On May 31, the US Supreme Court issued a decision that a US Army Corps of Engineers (Corps) determination that a property contains waters subject to Clean Water Act (CWA) jurisdiction is final agency action subject to review under the Administrative Procedure Act. U.S. Army Corps of Eng’rs v. Hawkes Co., Inc., No. 15-290, 578 U.S. ______ (2016). Chief Justice Roberts authored the opinion of the Court, in which Justices Kennedy, Thomas, Breyer, Alito, Sotomayor, and Kagan joined. Justice Kennedy filed a concurring opinion, in which Justices Thomas and Alito joined. Justices Kagan and Ginsburg also both filed separate concurring opinions.
In 2012, the Corps issued a jurisdictional determination that a property in Minnesota contained waters of the United States, which meant that Hawkes Co., Inc. had to obtain a permit under Section 404 of the CWA in order to conduct peat mining operations on the property. Hawkes challenged the jurisdictional determination in court. The government argued a jurisdictional determination is not final agency action subject to judicial review. The Eighth Circuit ultimately found that jurisdictional determinations were subject to judicial review. For further background on the case, see our December 15, 2015 and April 1, 2016 publications.
The Supreme Court affirmed that the Corps’ jurisdictional determination meets the Court’s test for final agency action set forth in Bennett v. Spear, 520 U.S. 154 (1997) – including that it determines rights or obligations or gives rise to legal consequences. The Court noted that the US Environmental Protection Agency (EPA) and Corps treat the jurisdictional determination as binding, citing an interagency memorandum of agreement.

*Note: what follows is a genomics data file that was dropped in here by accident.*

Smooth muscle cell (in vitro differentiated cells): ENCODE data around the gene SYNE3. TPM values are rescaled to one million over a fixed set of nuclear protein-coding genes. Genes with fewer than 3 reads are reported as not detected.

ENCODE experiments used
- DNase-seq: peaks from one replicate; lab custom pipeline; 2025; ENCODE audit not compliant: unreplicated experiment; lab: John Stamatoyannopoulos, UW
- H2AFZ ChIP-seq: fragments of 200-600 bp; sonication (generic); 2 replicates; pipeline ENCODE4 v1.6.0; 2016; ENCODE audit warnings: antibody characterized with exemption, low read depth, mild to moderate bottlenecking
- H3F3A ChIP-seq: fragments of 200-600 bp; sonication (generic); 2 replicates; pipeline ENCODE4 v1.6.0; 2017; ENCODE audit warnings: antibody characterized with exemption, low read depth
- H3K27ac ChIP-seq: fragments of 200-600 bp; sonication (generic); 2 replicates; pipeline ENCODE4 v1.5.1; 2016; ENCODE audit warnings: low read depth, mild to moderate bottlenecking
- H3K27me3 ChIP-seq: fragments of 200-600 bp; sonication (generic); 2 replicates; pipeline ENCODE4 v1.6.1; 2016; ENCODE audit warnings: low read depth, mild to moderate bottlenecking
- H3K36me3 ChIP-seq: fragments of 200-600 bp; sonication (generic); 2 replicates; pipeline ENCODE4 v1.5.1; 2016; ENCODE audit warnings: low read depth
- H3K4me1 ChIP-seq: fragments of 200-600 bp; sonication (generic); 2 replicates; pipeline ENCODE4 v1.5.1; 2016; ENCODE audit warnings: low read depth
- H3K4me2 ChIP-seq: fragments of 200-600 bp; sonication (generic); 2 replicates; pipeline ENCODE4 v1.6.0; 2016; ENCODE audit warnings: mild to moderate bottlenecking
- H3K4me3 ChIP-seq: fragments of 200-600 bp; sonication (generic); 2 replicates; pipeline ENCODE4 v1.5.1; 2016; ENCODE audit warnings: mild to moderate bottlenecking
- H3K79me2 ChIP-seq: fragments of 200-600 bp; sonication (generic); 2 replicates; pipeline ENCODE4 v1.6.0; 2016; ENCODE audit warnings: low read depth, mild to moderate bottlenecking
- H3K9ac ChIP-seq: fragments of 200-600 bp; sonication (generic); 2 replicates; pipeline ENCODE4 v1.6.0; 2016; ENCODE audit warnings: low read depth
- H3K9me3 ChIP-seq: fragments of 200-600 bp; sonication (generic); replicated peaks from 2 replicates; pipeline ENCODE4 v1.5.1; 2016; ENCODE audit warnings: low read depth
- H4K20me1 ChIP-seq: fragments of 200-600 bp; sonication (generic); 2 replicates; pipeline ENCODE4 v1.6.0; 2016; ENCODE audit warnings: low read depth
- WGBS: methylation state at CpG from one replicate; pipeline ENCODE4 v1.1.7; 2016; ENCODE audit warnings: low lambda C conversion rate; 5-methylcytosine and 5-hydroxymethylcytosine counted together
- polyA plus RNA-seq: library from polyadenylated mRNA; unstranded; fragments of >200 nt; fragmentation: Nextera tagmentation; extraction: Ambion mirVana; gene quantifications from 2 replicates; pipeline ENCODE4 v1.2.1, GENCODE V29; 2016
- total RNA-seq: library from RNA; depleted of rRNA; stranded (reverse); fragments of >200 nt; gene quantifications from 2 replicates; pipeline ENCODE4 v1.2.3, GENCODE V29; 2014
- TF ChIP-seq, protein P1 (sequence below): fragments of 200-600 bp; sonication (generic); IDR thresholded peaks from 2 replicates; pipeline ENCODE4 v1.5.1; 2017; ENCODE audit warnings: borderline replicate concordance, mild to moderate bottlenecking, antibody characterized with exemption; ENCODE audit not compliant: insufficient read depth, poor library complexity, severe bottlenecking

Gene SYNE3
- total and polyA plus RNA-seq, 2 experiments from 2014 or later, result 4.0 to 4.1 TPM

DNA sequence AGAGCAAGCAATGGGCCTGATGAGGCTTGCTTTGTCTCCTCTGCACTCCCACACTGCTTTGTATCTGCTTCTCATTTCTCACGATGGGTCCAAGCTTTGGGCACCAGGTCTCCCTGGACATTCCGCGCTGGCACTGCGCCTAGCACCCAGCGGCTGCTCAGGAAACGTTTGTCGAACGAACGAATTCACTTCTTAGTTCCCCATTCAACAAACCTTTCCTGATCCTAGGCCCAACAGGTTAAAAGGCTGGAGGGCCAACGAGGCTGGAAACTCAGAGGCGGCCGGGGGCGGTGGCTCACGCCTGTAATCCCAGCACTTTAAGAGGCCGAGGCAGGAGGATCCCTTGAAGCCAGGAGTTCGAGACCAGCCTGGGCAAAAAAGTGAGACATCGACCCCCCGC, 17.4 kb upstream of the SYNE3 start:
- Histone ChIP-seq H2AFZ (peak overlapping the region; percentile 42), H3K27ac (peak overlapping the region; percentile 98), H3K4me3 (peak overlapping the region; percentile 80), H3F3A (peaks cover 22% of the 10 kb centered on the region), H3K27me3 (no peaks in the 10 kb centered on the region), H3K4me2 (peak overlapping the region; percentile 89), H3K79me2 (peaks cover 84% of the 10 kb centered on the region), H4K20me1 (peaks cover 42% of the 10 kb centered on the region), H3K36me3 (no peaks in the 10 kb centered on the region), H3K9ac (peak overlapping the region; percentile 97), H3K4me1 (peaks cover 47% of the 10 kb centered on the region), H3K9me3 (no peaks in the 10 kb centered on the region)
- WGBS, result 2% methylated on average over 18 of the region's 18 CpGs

The government contended that applicants have adequate alternatives without judicial review: they can either discharge fill material without a permit, risking enforcement, or apply for a permit and seek judicial review if the permit is denied. The Supreme Court found that neither alternative is adequate:
As we have long held, parties need not await enforcement proceedings before challenging final agency action where such proceedings carry the risk of serious criminal and civil penalties. If respondents discharged fill material without a permit, in the mistaken belief that their property did not contain jurisdictional waters, they would expose themselves to civil penalties of up to $37,500 for each day they violated the Act, to say nothing of potential criminal liability. Respondents need not assume such risks while waiting for EPA to drop the hammer in order to have their day in court. (Internal citations and quotations omitted.)
The Court also found requiring a landowner to apply for a permit and then seek judicial review in the event of an unfavorable decision was not an adequate alternative, noting that the permitting process can be “arduous, expensive, and long.”
The Court’s decision is of particular significance given the on-going litigation over the scope of protected waters under the CWA. The EPA and Corps issued a rule in May of 2015, which some see as broadening the scope of the agencies’ CWA jurisdiction. The rule was challenged by numerous states and industry and environmental groups, and in October 2015 the US Court of Appeals for the Sixth Circuit stayed the rule nationwide. Environmental Protection Agency v. Ohio, No. 15-3751. Although the Sixth Circuit has not reached the merits in that case, the expansive scope of the CWA did not go unnoticed in the Hawkes case. Justice Kennedy noted in his concurrence that “the reach and systematic consequences of the Clean Water Act remain a cause for concern.” The practical effect of the Supreme Court’s decision is that landowners can now seek judicial review of whether the Corps properly determined that their property is within the “reach” of the CWA, potentially avoiding a lengthy and costly 404 permit proceeding.